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Tips to help reduce alfalfa winterkill

Are your alfalfa management practices contributing to the problem?

Fran O'Leary

August 31, 2022

3 Min Read
Tractor mowing alfalfa
ALFALFA MANAGEMENT: While you can’t control the weather, there are a number of management practices that can help minimize winterkill in alfalfa. ImagineGolf/getty images

According to Don Miller, director of product development at Alforex Seeds, there are a variety of reasons alfalfa can winterkill. While you can’t control the weather, a number of management practices can help minimize winterkill in alfalfa, he said.

Miller, who spoke during a recent Professional Dairy Producers Dairy Signal webinar, advised farmers to plant a good alfalfa variety adapted to their region.

“Select a variety with an appropriate fall dormancy rating,” he said. A rating of 1 means the variety is adapted to cold climates. A rating of 10 means it is adapted to warm climates. “A winter survival rating value of 2.3 or lower will give you some assurance of adequate survival. It will have good odds of surviving winters in the Upper Midwest.”

Miller also recommended that producers select a variety with good disease and pest resistance. Unhealthy plants are more likely to winterkill, he said.

He advised farmers to maintain optimal soil fertility levels.

“You can pick the best alfalfa variety in the world, but if you don’t fertilize it, it isn’t going to survive,” Miller said. “If the field wasn’t fertilized during the summer, topdress any needed potassium in early September to prevent winterkill. Potassium is important for winter survival.”

He acknowledged that most producers prefer to cut alfalfa every 28 to 30 days, when alfalfa is in the pre-bud stage, to get higher protein. But he advised farmers to wait at the end of the season, and cut alfalfa when it is in the 10% bloom stage to minimize plant stress and allow alfalfa roots to recharge.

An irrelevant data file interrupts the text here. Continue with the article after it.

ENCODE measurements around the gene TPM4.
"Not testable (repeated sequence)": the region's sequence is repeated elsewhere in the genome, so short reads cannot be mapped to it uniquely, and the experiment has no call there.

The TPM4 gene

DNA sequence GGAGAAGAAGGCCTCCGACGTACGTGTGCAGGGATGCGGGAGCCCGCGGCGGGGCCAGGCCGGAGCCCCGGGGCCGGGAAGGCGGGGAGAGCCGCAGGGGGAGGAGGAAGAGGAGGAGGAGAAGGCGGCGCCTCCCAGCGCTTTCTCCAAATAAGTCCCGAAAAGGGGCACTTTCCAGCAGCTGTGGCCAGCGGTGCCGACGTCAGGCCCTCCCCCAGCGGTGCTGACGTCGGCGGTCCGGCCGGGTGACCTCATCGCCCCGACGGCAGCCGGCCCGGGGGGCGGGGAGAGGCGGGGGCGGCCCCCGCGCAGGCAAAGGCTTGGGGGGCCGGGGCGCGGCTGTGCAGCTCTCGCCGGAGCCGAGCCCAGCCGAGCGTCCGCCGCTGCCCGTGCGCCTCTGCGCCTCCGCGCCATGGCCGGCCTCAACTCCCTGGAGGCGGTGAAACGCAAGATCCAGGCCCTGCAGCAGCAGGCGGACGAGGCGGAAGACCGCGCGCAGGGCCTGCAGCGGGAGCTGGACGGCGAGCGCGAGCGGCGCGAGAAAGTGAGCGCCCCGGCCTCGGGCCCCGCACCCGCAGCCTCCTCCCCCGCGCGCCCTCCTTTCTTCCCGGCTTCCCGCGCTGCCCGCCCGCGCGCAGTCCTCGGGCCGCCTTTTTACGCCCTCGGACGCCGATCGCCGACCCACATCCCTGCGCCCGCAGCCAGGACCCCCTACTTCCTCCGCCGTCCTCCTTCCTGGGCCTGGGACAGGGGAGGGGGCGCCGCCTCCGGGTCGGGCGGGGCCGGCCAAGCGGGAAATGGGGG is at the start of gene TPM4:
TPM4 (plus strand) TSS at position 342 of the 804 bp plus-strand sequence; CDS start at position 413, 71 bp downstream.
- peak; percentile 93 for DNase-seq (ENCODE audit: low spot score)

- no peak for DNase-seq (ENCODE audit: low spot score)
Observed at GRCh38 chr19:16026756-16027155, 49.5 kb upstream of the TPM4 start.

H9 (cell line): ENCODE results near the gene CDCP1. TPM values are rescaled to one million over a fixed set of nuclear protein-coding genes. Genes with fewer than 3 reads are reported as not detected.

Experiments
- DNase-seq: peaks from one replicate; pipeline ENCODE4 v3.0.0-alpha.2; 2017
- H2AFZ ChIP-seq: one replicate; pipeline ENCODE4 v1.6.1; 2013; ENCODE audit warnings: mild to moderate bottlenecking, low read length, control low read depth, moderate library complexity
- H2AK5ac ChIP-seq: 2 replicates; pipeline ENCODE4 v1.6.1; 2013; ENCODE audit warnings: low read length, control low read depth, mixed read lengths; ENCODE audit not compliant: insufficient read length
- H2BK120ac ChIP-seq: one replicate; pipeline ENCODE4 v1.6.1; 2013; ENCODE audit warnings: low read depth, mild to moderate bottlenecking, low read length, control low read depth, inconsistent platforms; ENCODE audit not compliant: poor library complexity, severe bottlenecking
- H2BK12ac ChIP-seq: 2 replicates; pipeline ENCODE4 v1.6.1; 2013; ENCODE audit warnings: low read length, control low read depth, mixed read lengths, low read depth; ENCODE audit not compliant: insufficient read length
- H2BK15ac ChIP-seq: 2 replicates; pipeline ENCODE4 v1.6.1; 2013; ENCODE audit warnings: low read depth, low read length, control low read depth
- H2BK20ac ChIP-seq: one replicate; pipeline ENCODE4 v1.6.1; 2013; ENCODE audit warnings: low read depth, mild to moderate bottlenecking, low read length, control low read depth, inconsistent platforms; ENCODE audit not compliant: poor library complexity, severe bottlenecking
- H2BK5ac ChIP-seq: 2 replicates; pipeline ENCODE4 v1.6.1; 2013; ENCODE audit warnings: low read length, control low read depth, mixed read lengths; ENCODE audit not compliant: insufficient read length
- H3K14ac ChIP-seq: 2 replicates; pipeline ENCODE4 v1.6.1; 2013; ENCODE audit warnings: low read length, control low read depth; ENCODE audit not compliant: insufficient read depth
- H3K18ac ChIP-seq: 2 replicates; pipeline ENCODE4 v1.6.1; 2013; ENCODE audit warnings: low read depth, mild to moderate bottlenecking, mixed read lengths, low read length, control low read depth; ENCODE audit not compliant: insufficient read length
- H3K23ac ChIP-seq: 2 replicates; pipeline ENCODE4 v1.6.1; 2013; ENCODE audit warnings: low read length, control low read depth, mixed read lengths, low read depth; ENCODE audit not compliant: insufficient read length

“If we cut at pre-bloom, we put that plant in a deficient situation going into fall,” Miller explained. “You can push the envelope in spring and cut at 28 to 30 days, but you want to take that last cutting 30 to 35 days after you took the previous cutting. This is one of the most important management tools a producer can use.”

Miller said most Midwest growers usually don’t cut hay after Sept. 10. He cautions those who want to take a cutting in October to think about how badly they need that last cutting. Cutting in October is especially hard on older alfalfa stands.

“Leave 4 to 6 inches of alfalfa to catch the snow,” he advised. Snow cover insulates alfalfa and protects it from winterkill.

Weather woes

Miller said weather has a lot to do with winterkill, and farmers have little control. Some common causes of winterkill due to weather include:

Too much or too little moisture. Soils with average soil moisture or slightly drier during fall and winter have less winterkill.

Flooding. Fields submerged under water for more than 10 days generally don’t survive. Maybe tiling will help.

Freezing and thawing. “The freezing and thawing of wet soils during winter can result in the alfalfa crowns being pushed out of the ground 2 to 3 inches, which can cause them to freeze and winterkill,” Miller said.

Ice. If ice covers fields more than 30 days, it can cause winterkill due to a lack of oxygen. “This generally happens in low areas of a field,” he said.

No snow. Poor snow cover or open winters can cause crown damage and winterkill. Open winters are especially hard on older alfalfa stands.

“Alfalfa plants can withstand very cold temperatures as long as the temperature changes are gradual,” Miller said. “However, once alfalfa plants break dormancy, they may experience winterkill.”

About the Author(s)

Fran O'Leary

Wisconsin Agriculturist Editor

Even though Fran was born and raised on a farm in Illinois, she has spent most of her life in Wisconsin. She moved to the state when she was 18 years old and later graduated from the University of Wisconsin-Whitewater with a bachelor's degree in journalism.

Fran has 25 years of experience writing, editing and taking pictures. Before becoming editor of the Wisconsin Agriculturist in 2003, she worked at Johnson Hill Press in Fort Atkinson as a writer and editor of farm business publications and at the Janesville Gazette in Janesville as farm editor and feature writer. Later, she signed on as a public relations associate at Bader Rutter in Brookfield, and served as managing editor and farm editor at The Reporter, a daily newspaper in Fond du Lac.

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